2015 Clos des Fous Cabernet “Grillos Cantores”
Just when you thought Waterford couldn’t get any more esoteric! – We’re championing Chilean Cabernet! And expensive Chilean Cab at that!
Obviously were making fun of ourselves here but every joke holds a little bit of truth, Waterford is not the greatest fans of Chilean Cabernet, because, quite frankly, it’s usually “boring, industrial, green and overripe.”
Now those words are not ours, they are from the four pals at Clos de Fous Winery in Cauquenes, Maule. I quote them because, generally speaking, I share their views. Now some may disagree, but let’s lay that to side for a moment, and talk about this Group of Fools.
First off, all of these guys are famous in the world of wine. Two of them have PhDs in some form of wine work, and all four of them combined have made wine around the globe in fifty different countries. And not at random places like Chateau la Cashflow, but places like Roulot (Burgundy), Marengo (Barolo), Liger-Belair (also Burgundy), Chapter 24 (Oregon), Concha y Toro (Chile) and more. One partner in particular – Pedro Parra—has graced the cover of Wine Spectator and was interviewed by Forbes Magazine just six months ago. To sum up – these guys have talent.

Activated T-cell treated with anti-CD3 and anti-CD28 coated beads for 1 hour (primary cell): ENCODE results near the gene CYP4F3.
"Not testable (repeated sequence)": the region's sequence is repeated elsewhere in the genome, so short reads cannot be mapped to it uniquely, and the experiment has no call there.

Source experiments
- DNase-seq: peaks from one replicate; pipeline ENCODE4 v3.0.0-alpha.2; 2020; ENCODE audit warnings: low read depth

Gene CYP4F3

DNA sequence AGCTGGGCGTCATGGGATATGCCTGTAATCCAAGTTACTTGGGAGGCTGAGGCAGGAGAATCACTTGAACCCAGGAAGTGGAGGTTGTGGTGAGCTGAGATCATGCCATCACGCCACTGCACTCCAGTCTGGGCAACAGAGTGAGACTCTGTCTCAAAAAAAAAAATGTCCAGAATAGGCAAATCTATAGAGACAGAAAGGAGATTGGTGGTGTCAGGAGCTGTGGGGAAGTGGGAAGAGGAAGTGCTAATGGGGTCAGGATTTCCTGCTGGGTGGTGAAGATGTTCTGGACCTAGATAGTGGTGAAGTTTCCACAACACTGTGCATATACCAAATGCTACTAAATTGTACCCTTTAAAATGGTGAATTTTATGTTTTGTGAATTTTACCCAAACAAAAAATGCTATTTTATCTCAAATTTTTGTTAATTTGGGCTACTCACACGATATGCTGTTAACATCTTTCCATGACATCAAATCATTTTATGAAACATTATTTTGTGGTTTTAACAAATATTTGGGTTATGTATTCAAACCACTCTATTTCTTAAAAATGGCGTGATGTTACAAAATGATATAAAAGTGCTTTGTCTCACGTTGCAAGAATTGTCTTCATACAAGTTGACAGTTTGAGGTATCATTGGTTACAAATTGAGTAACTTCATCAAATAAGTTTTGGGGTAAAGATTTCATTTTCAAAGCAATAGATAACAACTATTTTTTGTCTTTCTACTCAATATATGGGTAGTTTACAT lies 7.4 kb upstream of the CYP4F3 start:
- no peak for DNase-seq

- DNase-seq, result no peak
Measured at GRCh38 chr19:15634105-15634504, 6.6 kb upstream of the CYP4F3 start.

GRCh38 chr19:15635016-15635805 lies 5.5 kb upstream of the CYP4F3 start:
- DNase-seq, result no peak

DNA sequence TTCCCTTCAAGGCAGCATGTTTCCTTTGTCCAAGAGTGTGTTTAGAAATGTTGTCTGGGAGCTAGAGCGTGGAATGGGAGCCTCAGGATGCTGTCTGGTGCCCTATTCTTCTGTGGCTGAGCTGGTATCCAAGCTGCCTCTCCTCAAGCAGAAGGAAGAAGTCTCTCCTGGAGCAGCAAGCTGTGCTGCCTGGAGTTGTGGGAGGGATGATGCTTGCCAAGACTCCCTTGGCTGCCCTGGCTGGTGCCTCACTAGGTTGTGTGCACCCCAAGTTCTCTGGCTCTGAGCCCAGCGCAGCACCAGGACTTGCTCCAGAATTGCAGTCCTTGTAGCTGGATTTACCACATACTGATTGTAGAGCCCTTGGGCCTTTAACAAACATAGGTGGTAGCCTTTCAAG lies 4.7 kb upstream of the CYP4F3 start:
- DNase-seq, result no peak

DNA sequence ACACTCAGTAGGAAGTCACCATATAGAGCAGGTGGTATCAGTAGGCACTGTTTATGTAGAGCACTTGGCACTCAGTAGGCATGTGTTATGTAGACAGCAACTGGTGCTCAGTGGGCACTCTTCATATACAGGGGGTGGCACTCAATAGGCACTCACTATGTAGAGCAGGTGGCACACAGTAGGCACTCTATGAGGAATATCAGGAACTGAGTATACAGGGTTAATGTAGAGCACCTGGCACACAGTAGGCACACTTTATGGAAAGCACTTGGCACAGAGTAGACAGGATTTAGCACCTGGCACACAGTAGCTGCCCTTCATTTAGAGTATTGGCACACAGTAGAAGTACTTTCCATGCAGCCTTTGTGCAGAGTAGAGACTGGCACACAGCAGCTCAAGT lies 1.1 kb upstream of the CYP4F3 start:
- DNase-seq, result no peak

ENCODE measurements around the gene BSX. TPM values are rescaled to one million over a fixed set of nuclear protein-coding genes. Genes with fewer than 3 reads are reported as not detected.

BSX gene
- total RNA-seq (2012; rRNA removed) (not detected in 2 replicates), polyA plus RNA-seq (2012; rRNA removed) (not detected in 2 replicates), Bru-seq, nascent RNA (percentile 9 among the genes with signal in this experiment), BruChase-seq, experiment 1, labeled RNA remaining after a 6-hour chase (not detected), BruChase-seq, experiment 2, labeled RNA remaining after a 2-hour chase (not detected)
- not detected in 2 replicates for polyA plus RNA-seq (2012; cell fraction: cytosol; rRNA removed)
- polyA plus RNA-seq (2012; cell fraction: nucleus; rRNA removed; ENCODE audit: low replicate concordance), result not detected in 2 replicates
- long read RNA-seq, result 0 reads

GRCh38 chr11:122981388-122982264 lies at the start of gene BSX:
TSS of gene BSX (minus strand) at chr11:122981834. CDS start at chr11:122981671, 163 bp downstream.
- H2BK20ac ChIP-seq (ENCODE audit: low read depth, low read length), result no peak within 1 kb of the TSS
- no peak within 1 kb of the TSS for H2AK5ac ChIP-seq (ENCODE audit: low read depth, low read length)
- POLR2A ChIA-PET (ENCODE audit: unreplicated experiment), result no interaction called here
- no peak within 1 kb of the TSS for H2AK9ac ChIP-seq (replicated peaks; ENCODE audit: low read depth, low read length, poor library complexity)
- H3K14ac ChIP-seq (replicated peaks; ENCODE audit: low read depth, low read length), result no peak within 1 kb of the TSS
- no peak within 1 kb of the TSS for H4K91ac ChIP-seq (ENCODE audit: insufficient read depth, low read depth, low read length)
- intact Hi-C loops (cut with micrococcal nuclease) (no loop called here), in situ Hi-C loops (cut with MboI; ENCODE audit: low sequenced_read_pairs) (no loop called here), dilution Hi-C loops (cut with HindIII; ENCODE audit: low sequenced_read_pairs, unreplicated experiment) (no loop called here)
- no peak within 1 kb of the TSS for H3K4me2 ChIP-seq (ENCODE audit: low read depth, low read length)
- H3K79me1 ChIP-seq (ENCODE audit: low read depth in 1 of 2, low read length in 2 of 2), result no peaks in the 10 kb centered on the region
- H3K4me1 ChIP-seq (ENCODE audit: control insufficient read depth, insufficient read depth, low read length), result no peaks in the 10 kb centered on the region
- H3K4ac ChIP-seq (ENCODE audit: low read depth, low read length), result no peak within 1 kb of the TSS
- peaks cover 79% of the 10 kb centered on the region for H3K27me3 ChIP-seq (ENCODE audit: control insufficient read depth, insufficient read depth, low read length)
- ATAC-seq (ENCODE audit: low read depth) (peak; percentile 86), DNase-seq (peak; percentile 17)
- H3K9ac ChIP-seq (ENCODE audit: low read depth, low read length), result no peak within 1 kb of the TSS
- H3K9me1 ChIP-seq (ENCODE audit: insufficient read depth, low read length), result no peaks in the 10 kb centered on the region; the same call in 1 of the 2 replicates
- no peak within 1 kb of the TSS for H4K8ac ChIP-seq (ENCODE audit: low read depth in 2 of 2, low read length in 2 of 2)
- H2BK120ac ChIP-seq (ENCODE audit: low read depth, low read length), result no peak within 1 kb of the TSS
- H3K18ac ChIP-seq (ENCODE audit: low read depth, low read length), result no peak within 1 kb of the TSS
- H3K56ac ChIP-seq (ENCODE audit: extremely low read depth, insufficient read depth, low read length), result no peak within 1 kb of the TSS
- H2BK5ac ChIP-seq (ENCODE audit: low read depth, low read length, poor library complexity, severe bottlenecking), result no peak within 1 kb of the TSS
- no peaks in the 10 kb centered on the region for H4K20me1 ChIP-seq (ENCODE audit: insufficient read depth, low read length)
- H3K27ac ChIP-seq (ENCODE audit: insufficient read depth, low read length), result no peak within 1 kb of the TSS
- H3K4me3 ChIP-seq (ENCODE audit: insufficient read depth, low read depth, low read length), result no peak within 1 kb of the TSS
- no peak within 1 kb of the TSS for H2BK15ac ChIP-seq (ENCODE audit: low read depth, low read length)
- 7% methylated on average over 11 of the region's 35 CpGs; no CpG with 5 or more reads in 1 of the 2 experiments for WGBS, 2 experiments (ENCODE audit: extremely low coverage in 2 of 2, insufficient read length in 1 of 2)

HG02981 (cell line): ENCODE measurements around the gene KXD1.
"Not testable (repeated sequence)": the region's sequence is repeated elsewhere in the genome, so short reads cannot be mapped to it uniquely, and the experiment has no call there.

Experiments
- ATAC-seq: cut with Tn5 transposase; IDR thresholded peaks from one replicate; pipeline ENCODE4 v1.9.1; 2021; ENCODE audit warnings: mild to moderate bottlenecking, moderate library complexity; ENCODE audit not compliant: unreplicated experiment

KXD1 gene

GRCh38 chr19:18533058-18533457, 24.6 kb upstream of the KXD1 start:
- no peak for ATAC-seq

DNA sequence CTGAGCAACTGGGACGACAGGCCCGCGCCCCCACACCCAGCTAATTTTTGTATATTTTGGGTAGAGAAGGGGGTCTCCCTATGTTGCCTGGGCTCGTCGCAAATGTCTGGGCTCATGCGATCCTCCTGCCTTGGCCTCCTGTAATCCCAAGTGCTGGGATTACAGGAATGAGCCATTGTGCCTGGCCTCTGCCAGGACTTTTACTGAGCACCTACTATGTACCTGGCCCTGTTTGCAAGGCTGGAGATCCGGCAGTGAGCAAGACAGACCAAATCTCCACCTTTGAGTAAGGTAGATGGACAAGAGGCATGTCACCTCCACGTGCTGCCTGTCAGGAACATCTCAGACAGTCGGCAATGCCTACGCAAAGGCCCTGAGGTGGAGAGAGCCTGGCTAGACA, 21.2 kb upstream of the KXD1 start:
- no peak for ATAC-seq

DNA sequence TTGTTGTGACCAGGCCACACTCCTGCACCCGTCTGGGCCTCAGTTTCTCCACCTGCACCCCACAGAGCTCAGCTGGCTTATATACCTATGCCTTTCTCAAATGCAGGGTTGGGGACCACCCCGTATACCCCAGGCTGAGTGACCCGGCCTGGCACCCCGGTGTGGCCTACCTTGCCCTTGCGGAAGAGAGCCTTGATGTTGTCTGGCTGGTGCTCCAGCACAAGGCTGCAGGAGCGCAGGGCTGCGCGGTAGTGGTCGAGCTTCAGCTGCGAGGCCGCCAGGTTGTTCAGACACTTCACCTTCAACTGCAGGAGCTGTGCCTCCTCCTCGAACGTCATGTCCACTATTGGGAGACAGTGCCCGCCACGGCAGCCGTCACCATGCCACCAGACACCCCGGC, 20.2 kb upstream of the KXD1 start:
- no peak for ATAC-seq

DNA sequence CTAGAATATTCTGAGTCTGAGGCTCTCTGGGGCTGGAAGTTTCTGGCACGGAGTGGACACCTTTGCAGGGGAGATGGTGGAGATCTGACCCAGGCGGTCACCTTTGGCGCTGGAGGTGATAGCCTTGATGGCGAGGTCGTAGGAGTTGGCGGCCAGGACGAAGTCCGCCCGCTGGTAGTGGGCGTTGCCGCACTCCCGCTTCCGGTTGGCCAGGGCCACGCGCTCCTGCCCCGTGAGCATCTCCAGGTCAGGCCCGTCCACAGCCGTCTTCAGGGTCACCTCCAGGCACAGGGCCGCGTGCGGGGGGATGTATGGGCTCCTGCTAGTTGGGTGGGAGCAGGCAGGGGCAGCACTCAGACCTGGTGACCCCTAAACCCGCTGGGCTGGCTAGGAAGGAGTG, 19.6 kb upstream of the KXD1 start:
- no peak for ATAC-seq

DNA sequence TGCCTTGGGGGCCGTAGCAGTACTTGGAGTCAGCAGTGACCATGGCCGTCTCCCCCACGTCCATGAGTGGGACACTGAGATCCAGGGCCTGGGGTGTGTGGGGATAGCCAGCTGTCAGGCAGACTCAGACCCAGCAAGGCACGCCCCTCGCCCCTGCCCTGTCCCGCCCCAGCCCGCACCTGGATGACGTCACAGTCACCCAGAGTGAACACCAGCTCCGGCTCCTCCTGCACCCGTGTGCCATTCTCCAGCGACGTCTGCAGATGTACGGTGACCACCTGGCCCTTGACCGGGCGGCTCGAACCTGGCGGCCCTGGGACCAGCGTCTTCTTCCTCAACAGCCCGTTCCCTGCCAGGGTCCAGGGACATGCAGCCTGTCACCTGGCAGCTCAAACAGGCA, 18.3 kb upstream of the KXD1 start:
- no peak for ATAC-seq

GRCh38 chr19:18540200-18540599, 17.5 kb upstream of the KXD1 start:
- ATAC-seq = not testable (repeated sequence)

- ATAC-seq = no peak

So why the malicious quote? It because these gentlemen were tired of hearing those statements about Chilean Cabernet from the wine cognoscenti. But rather than just complain, they decided to do something about it – create their own winery “ in search of the Dark Side of the Moon” – and craft an amazing Chilean Cabernet. And this, I’ll tell you, is just a stunner.
Take note – this is six-year-old Chilean Cabernet right in the prime of its life, and it’s going to announce that to you right from the cork pull: pronounced aromas of violets, red and purple flowers, and cherries come wafting out of the bottle to fill the room. It does, to my nose and palate, have a bit of the Chilean “green” aroma, but here it’s mellowed and darkened down into a black cherry character, almost like if you were picking the cherries right from the tree, their leaves rustling in the wind beside you. In a word, it’s a super complex wine and I believe if poured blind, many would think it’s mature Bordeaux. On the palate the wine is completely harmonious, rounded, soft and generous. It’s deliciously mature and ready to drink now.
This is, I must admit, probably the best Chilean Cabernet I’ve ever had. It’s not trying to emulate Napa with concentration and oak, nor Bordeaux with savory and tannins – it’s something unique, and gorgeous. If you love Cabernet, you need this wine in your life.